The following equipment may actually work against you and reinforce pulling or may contribute to secondary behavior problems, like leash reactivity, and is not generally recommended for dogs with poor leash manners:

  • Retractable leashes
  • Prong collars
  • Choke chains
  • Traditional harnesses (back-clip harnesses)

2. PRACTICE WHERE YOUR DOG HAS A REASONABLE CHANCE OF SUCCESS

For highly distracted dogs with strong reinforcement histories for pulling, the process of training loose leash walking may begin in the house, then be practiced in a back yard, then front yard, then a park at off-hours, and so on. As the training partner with the bigger and more complex brain, it is your task to choose a training environment where your dog has a reasonable chance of success and to introduce distractions gradually.

3. TIRE YOUR DOG OUT BEFORE YOUR WALK!

For dogs with lots and lots of energy, you may find that your training efforts are more successful if you tire your dog out first - running him off leash in a securely fenced area, playing fetch or tug, going swimming, or doing some scent games or nosework. Many dogs pull the hardest the first few blocks of a walk because they are blowing off accumulated energy - getting the "crazies" out before you begin your walk may help your leash walking training proceed more smoothly and quickly.

4. DON'T GIVE UP!

Generally, the longer your dog has been pulling on the leash successfully, the longer it will take to train appropriate leash behavior. It's much easier to prevent a problem from occurring than it is to fix a bad habit once it's been established (is it easier to not start smoking, or to quit once you've been smoking a pack a day for twenty years?). Your dog will require your patience, persistence, and consistent guidance to learn to be successful with this new skill. Every walk is a training walk - even once these new skills are taught, they will need to be maintained throughout your dog's lifetime. Think of loose leash walking as a muscle - it takes time to build, and must be maintained: fitness, be it physical or behavioral, is a change in lifestyle, not just a change in your behavior for a training session, a week, or a month.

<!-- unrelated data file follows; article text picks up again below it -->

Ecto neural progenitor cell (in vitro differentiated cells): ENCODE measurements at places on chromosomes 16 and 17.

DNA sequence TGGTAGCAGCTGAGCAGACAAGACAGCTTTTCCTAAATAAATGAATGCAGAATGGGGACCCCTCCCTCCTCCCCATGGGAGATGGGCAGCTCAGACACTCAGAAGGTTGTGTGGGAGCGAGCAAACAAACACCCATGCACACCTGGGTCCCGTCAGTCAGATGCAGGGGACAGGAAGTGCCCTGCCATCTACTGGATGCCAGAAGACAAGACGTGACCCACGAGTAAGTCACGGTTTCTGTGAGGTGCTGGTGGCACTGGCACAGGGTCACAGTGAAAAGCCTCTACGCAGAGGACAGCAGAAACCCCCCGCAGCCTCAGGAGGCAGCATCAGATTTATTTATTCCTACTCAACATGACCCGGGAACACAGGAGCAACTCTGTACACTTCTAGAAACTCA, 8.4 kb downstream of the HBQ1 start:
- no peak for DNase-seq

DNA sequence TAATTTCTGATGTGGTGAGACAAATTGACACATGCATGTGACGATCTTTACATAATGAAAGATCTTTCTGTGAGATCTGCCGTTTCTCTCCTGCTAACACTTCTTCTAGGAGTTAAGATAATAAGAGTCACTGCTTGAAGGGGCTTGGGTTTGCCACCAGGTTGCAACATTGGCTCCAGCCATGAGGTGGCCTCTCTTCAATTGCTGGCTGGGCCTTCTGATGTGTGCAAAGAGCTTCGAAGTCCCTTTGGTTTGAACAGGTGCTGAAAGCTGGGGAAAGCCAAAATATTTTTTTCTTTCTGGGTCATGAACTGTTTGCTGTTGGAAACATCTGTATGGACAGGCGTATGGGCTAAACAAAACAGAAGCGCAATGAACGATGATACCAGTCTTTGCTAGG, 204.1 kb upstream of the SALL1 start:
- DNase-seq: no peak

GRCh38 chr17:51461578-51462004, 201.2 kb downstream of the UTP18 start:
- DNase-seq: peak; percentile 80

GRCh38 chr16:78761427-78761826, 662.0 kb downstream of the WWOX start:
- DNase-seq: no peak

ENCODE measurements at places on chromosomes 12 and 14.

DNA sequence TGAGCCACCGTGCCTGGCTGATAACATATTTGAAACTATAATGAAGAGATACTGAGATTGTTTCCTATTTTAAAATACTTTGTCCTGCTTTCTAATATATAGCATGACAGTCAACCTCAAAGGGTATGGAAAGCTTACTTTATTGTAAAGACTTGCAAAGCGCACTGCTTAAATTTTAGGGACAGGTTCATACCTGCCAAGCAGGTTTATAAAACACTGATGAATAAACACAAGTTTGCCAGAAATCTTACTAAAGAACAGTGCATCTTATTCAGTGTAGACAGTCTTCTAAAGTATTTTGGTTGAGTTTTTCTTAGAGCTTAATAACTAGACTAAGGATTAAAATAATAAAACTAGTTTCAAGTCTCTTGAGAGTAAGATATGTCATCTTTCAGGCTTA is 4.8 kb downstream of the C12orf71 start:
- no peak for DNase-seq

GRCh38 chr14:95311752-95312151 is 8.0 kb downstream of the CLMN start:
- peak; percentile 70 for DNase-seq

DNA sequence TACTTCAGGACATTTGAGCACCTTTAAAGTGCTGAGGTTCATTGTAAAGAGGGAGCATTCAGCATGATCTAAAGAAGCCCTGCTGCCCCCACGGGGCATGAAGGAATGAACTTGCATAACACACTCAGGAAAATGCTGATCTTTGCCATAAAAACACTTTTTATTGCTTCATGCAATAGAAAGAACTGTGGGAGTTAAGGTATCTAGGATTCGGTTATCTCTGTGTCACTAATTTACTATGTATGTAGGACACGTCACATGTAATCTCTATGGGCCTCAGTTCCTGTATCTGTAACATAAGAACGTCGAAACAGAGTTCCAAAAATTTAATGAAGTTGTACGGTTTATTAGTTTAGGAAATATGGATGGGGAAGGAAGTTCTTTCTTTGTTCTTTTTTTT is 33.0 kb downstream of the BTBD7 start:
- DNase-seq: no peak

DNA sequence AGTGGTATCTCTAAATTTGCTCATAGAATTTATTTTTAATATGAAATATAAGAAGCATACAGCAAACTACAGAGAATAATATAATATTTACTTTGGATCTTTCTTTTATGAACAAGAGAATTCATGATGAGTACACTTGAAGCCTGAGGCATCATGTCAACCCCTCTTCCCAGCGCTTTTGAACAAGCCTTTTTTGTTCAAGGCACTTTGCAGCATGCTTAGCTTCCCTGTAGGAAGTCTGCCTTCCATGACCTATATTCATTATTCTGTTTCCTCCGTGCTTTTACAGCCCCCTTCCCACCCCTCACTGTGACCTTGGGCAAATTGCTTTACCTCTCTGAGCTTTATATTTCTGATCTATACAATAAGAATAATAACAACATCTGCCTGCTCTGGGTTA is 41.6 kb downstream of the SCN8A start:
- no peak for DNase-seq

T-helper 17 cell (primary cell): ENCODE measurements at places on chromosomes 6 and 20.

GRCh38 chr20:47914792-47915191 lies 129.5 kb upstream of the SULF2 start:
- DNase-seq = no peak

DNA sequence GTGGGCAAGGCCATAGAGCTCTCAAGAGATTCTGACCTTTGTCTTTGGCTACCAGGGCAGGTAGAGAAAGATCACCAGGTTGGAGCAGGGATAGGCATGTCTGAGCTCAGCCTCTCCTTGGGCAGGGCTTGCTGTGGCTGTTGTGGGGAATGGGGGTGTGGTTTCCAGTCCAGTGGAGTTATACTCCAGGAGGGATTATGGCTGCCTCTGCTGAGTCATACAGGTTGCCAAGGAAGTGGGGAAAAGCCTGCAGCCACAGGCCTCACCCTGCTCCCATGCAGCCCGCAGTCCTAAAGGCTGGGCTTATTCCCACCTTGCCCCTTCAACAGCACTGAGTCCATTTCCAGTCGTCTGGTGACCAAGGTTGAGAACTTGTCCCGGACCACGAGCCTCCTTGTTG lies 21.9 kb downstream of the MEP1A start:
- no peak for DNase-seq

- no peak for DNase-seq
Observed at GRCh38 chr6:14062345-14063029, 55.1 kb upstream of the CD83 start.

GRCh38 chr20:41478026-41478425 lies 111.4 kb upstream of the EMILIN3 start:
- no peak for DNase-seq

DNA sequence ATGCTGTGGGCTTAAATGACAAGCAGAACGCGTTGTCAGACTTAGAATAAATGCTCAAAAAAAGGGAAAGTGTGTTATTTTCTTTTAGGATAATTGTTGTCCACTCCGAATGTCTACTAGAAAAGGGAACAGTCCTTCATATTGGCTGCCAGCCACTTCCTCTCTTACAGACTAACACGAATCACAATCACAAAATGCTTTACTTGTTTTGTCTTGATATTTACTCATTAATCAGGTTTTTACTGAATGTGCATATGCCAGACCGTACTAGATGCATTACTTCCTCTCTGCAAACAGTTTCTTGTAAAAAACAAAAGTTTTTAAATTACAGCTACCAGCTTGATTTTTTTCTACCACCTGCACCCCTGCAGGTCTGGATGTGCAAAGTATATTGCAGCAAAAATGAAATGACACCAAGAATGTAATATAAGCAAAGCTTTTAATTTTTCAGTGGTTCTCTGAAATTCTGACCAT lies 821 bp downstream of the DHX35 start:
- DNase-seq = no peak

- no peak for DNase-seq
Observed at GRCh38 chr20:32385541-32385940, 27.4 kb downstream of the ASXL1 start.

5. HAVE A BACK-UP EXERCISE PLAN

Because training polite leash manners takes time, it is useful to have alternative strategies for keeping your dog well-exercised. Swimming, hiking, or playing in safe, off-leash areas; participation in sports such as agility, dock diving, Frisbee, and nosework; or playing games such as tug, fetch, hide-and-seek, or carting are great additions to your dog's exercise regimen to keep him mentally and behaviorally healthy while you work toward installing new leash manners and skills. 

Next time, I'll talk about some strategies to train your dog for better leash manners. Here is a sneak peek at some of the techniques we'll be discussing, a training video I did with Cuba when he was a puppy. I can't believe he was ever so small!

Until next time, happy training!